Sound — 10
Some bands come out with their first greatest hits album as a way of saying "we've had a great ride, but we're basically washed up." Some bands use them as an excuse for more time. But in U2's case, they released theirs' almost as a marketing ploy, as if they wanted to tell the public "we write great music, we play great music, and we're going to keep writing and playing great music!" Be it a marketing ploy, or just something fun to put together and produce, U2 knows how to sell the sizzle of already released songs. "The Best Of 1980-1990," clocking out at 65:35, peaked at #2 on the US Billboard 200, and #1 on the UK Albums Chart. Grossing over $1,000,000 dollars in the US alone, it reached a total of over $7,000,000 in Europe.
The album contained hit songs such as "I Still Haven't Found What I'm Looking For," "With or Without You," and "Pride," among others. Not lacking for sound or soul, it had the perfect tempo and drive. Swooping vocals and a gliding melody took us to the clouds in "Bad" and "All I Want Is You," while the harsh, naked ferocity of "Desire" and "Sunday Bloody Sunday" slammed us back down again. The lineup of songs held up perfectly, easily taking us from one hit to the next.
Bono's extensive range smooths over most rough patches where the listener might lose interest, as well as keeping us grounded into what makes U2's music great: Edge, Adam, and Larry. Edge's clean, crisp riffs dominate in "Pride" and "I Will Follow." Adam's bass dominates nearly every song in the album, while Larry delivers his famous rhythm in "Sunday Bloody Sunday." Together, the four members of U2 brought listeners exactly what they wanted: The Best of 1980-1990.
Lyrics — 10
Bono once more showed his amazing display of lyrical talent, rooting us in our seats as he described how he "Can't believe the news today...," and told us that "Nothing changes on New Year's Day!" "Pride" gives us the story of Martin Luther King Jr., and Bono's wordplay and storytelling skills keep us enthralled 'till the last note. In "Bad," Bono describes the problems of heroin use in Dublin. "If I could, you know I would, if I could, I would let it go," says the heroin addict. "Desire" tells the story of exactly what it's named, desire.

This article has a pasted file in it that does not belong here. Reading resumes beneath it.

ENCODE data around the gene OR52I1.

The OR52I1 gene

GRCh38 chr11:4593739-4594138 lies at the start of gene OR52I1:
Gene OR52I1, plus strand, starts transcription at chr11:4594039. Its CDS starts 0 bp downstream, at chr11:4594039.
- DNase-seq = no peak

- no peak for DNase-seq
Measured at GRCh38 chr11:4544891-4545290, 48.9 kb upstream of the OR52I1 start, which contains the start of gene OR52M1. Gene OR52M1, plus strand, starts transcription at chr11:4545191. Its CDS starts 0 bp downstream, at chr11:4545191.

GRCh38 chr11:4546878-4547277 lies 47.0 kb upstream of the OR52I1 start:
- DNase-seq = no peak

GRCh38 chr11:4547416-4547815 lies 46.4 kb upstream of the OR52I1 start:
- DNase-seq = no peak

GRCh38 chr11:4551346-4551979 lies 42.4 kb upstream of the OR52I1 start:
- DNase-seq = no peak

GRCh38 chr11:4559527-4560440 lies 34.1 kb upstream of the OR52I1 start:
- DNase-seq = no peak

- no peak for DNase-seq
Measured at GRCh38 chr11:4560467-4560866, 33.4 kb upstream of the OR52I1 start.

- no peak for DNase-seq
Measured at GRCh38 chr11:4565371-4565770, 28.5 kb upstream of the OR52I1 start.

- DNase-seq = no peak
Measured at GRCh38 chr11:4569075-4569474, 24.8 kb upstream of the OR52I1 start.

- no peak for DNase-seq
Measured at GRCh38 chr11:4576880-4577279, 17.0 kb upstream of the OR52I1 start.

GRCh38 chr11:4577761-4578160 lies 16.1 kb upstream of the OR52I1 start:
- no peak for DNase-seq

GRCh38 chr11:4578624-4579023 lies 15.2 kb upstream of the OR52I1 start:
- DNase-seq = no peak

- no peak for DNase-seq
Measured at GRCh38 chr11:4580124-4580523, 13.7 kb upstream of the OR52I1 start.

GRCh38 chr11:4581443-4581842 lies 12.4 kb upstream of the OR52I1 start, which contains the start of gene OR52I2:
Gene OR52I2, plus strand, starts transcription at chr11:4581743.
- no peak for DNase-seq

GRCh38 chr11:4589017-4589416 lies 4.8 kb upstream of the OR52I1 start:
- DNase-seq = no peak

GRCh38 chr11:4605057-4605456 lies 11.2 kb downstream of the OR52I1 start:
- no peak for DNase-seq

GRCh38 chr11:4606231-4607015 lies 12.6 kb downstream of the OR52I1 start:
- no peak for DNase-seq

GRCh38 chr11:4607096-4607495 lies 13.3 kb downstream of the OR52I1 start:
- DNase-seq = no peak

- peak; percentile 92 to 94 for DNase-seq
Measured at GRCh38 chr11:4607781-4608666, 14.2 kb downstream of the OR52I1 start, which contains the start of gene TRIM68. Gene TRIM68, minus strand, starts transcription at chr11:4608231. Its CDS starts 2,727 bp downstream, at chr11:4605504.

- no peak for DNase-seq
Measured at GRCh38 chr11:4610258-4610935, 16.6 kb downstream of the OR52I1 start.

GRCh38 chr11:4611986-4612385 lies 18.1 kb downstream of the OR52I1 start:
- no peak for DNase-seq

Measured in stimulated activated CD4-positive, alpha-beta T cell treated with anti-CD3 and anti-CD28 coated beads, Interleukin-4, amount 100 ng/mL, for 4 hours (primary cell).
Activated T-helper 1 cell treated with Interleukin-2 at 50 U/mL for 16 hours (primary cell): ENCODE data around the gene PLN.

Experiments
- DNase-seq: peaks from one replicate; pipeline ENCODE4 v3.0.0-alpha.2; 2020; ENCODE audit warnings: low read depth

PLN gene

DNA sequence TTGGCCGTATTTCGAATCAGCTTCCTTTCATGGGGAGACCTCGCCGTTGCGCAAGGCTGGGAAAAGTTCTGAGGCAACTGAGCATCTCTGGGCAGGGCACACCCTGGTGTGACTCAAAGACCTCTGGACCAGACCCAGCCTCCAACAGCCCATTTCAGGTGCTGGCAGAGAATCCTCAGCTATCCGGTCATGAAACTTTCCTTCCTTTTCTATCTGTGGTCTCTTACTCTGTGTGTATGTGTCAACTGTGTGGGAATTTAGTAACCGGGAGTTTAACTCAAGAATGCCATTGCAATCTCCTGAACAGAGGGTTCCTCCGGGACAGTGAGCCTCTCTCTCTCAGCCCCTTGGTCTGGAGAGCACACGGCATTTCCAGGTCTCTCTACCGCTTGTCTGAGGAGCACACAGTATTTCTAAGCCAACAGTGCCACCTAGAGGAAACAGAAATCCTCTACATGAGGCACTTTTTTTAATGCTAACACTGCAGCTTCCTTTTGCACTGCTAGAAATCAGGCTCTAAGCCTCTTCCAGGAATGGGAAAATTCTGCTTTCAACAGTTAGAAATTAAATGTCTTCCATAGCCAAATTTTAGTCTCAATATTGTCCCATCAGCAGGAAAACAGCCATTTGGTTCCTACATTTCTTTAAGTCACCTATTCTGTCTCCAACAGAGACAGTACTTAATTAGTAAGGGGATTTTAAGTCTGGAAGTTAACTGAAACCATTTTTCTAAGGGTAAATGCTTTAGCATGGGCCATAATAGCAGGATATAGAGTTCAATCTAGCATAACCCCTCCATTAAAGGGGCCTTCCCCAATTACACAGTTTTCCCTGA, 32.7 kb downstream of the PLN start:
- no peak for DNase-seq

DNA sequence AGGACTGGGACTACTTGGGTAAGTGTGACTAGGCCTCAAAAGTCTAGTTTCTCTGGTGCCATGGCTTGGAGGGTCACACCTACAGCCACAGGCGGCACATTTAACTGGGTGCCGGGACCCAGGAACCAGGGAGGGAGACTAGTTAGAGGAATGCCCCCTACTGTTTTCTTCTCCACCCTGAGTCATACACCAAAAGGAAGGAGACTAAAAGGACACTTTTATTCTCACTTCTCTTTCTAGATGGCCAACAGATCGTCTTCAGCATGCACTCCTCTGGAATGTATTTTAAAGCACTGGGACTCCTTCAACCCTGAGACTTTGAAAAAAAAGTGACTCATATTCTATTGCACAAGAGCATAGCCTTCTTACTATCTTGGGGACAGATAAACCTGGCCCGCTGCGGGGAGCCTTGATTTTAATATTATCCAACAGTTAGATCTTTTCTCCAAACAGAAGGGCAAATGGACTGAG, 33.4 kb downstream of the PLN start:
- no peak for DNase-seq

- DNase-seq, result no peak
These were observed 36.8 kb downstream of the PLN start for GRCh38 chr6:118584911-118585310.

Bono does a good job tying his stories into the melody. His vocals, though powerful and far-reaching, sometime seem a bit over the top, and there are places when it's just unneeded. However, Bono alternates leading the instruments, and being lead, if you will. His choice of word placement according to the sound is evident in the album, as is his lack of lyrics. In some places, Bono just resorts to using "Ooo..." and sometimes, it almost comes out as a keening cry. It shows us how a singer doesn't always need the perfect word.
Overall Impression — 10
Being "The Best of 1980-1990," it would be hard to compare it to other albums, as it is essentially the albums combined. However, one could say that it captures the power and spirituality associated in each album. "Joshua Tree," perhaps U2's best album ever, is up front in "The Best of 1980-1990," which includes three songs from it, but sometimes seems over the top. Likewise, "Rattle and Hum" has four debuts. While these are good, if not great albums, there are still albums that seem to have been passed over. "Boy" and "October" have only one included song. But as it is titled, it is "The Best of 1980-1990," and these hits stem from the two aforementioned albums, "Joshua Tree" and "Rattle and Hum."
The songs that stand out to the listener the most are "Pride," "Where the Streets Have No Name," and "Sunday Bloody Sunday." These songs capture what is the forefront of U2: standing up for what you believe, being there for others, and telling it like it is.
Though not U2's greatest album ever, "The Best of 1980-1990," delivers exactly what the title promised it would: The Best of 1980-1990.